2nd August 2023

Artificial intelligence and its ever-increasing evolution has sent ripples and to some, shockwaves across many industries worldwide including television production and broadcasting. But how has it affected broadcasting and production processes? What is its future? And should we be afraid or ready to embrace? We take a look at just a few ways AI can impact television and film production.   
What is it? 
AI is not a new phenomenon; it has been around for decades with the term ‘AI’ first coined as early as 1956. AI automates manual and routine tasks and can produce amazing results in half the time. Powerful AI video editing tools can assemble clips, add filters, transitions and resize content, potentially saving hours of time and effort in the post-production process. It has the power to sift through vast amounts of raw video footage to locate tiny elements needed, allowing broadcasters to quickly produce high volume concise video content packages ready for output across Social or online platforms.  
What is it capable of? 
AI imagery and video software has achieved astounding visual mastery through Deepfake technology creating convincing but entirely fictional photos from scratch.  Some television productions such as the BBC’s recent documentary ‘Hong Kong’s Fight For Freedom’ used AI to protect the identities of the protesters who were interviewed. AI spent two months learning how to map faces onto the faces of the protesters, helping to protect identities within the groundbreaking documentary.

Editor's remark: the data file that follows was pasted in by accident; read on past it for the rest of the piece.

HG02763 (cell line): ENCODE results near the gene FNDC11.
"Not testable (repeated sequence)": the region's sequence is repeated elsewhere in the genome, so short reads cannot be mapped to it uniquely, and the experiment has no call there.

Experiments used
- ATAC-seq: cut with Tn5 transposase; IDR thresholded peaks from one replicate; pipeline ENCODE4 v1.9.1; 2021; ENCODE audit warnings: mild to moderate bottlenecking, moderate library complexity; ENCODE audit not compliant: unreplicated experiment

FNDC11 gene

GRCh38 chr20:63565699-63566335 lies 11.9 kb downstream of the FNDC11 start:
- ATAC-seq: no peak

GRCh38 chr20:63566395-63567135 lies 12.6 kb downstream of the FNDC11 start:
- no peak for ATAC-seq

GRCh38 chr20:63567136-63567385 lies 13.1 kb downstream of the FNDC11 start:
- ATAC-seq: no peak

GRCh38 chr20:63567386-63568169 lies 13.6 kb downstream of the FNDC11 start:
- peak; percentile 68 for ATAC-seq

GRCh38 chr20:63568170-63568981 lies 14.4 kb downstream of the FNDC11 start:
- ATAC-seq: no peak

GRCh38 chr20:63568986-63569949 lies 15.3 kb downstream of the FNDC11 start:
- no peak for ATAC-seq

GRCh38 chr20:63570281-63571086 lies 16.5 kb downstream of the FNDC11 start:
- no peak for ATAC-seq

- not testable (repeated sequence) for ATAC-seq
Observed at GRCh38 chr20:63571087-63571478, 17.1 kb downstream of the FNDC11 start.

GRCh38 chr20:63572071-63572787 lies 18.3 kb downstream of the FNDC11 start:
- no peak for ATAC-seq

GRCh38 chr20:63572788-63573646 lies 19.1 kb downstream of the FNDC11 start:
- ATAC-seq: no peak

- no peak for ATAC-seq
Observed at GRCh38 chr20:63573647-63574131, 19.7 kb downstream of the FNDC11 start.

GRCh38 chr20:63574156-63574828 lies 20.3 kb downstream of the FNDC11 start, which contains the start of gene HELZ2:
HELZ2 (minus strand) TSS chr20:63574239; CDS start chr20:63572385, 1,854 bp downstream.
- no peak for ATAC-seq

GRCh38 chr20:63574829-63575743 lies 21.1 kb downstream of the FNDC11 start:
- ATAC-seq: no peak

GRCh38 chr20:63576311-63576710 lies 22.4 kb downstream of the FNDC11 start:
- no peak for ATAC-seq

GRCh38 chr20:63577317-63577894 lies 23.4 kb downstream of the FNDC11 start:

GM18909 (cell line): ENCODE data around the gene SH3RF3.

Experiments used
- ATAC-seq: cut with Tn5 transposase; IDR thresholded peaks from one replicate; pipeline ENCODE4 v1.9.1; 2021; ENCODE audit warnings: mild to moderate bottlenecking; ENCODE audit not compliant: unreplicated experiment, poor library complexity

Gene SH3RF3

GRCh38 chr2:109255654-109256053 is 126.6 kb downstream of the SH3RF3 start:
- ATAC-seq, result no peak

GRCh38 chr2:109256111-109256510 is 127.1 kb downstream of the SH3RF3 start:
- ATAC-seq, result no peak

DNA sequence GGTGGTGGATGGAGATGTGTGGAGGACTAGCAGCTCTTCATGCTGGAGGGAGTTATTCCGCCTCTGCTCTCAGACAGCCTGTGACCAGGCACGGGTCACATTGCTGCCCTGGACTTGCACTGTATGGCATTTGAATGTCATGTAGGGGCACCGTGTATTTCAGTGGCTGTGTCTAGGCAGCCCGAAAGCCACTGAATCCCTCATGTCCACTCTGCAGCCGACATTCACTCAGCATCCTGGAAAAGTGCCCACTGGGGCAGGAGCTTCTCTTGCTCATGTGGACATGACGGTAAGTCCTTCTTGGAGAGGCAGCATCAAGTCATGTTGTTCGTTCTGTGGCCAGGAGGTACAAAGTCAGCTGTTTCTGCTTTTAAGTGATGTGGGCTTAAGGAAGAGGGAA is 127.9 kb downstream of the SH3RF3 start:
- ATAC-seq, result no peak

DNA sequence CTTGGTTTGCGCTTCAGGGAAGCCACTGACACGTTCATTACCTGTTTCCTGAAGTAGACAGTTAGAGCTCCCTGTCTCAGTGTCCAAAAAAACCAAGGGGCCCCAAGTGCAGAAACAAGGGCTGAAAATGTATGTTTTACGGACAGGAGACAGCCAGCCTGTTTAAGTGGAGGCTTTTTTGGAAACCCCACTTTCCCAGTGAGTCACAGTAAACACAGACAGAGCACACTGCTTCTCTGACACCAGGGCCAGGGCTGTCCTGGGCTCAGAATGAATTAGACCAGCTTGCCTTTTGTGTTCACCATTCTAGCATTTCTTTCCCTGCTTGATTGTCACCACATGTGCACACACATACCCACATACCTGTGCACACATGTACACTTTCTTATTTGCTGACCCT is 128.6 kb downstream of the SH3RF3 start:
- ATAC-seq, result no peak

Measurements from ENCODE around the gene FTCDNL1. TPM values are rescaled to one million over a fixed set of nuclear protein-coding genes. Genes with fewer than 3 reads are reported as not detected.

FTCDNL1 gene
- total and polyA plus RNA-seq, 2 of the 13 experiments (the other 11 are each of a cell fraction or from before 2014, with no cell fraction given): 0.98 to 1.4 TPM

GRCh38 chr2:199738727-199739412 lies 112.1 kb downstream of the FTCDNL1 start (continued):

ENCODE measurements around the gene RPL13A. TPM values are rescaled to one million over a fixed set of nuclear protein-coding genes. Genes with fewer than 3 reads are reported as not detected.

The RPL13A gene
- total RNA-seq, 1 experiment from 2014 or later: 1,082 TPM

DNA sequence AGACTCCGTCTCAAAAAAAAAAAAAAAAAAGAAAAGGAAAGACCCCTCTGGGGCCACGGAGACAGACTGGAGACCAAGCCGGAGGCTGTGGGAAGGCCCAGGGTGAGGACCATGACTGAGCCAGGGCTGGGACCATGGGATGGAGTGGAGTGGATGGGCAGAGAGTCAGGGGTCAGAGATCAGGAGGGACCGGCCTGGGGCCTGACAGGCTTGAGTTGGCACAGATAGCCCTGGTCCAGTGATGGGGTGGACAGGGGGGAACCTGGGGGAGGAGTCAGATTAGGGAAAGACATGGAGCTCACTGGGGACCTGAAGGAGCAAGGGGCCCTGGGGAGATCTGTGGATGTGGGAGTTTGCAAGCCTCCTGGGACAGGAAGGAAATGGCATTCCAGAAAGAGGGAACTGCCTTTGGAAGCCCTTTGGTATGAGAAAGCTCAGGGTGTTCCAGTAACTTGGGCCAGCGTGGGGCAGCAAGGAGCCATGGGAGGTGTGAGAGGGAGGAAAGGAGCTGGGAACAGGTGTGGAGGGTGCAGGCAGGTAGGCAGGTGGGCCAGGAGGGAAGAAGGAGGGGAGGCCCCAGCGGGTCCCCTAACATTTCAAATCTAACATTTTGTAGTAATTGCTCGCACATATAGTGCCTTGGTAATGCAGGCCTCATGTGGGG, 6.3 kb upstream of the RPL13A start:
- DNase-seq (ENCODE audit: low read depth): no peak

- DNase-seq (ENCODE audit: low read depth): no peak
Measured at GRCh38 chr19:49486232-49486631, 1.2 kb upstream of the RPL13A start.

AI has the potential to be invaluable in both assisting existing restoration processes and improving overall video quality. For example, black and white footage can be recoloured by taking existing archive material and colour information from similar frames and recreating this material in colour in just 30 seconds instead of 30 minutes. Similar processes were used in restoring a 1906 video shot days before a devastating earthquake in Victorian San Francisco. Now enhanced and restored by AI, ‘A Trip Down Market Street’, is now higher resolution with a higher frame rate, and vibrant colours bringing alive stunning visuals of San Francisco before the earthquake struck.  
What are the drawbacks? 
All of this advanced super human technology is not without contention. Deepfake technology in particular has the potential to spread disinformation: in the run up to the 2020 US elections Facebook banned deepfake videos that were seen to likely mislead viewers into thinking politicians had said something they didn’t. Fears of AI replacing swathes of jobs across the board from copywriters, video editors, directors and actors, all have struck the heart of Hollywood. The Writers Guild of America and now Screen Actors Guild-American Federation of Television and Radio Artists have forced major studios to halt production in response to the impact AI is having on the film and television industry. Legality of AI and copyright is also a major contentious element, which has sparked a number of legal cases taken against AI software companies such as ChatGPT.  
But where is this all heading? What is the future of AI? AI will continue to evolve and mature but currently hasn’t the capacity to actually replace human jobs. It still needs human intervention, tweaks and knowledge to learn. Yet it is clearly a powerful tool to work alongside, and experiment, test its boundaries and see what happens!